There is also an Act of the state government that calls for allocation of land to landless labourers, taking away land from those landlords/farmers who own more than 54 acres in any particular block.
According to the Gujarat Zameen Toch Maryada Dhara Act, 1960, the government, after getting possession of land in excess of 54 acres from farmers/landlords holding it, should allocate it to the landless labourers.
Does the Act mandate allocation of land in excess of 54 acres to landless labourers or Dalit landless labourers?
Landless labourers, but most Dalits in Gujarat or India don't own land.
The state government is in possession of more than 700 acres of land in Banaskantha district under this Act, but not a single plot has been given to any landless Dalit.
While the government claims that land has been transferred in the name of Dalits, there has not been a single instance where government employees have gone to the farm along with the Dalit allotee to the place, stood there, mapped the boundary of the land that is to be officially allocated to Dalits, in the absence of which the Dalits do not have the strength to fight the farmer whose land the government has allotted to him.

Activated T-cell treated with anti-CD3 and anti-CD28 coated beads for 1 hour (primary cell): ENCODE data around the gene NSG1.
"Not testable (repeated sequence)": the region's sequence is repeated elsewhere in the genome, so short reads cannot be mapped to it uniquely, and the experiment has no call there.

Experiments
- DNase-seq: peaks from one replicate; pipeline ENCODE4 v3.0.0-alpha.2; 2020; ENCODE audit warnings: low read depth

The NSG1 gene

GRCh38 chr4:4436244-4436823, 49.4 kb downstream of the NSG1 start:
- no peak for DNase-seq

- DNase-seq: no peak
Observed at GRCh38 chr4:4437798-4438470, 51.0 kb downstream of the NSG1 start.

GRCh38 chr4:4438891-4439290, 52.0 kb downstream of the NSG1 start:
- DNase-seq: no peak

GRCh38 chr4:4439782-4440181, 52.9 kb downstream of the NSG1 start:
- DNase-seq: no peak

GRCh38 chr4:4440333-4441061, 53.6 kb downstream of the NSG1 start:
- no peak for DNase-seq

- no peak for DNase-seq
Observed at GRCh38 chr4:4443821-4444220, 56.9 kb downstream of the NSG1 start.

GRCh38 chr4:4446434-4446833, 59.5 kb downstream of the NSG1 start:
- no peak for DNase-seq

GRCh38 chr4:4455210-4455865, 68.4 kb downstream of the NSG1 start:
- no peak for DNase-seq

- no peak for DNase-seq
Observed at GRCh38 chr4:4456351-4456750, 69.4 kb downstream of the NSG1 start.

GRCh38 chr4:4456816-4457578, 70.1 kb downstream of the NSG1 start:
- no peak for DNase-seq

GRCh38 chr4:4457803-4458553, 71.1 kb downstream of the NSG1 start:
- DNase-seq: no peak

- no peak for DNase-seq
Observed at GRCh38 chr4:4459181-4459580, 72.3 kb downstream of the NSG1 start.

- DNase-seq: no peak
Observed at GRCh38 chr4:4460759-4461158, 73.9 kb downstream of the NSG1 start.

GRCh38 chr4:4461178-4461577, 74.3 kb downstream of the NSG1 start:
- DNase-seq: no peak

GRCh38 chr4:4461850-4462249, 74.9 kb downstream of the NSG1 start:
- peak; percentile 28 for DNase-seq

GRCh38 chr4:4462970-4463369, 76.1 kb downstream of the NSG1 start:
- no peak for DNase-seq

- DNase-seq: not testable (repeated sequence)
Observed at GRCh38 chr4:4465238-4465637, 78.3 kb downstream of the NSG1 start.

These are some of the most pressing issues that make us feel disenfranchised and powerless and so Dalits will convert to Buddhism in protest against such atrocities.
Do you think the situation will change once the Dalits in Banaskantha change their religion?
I don't know if converting to Buddhism will solve the atrocities and injustices faced by the Dalits, but at least we will feel emancipated emotionally from the clutches of a system that treats Dalits as dirt and shit.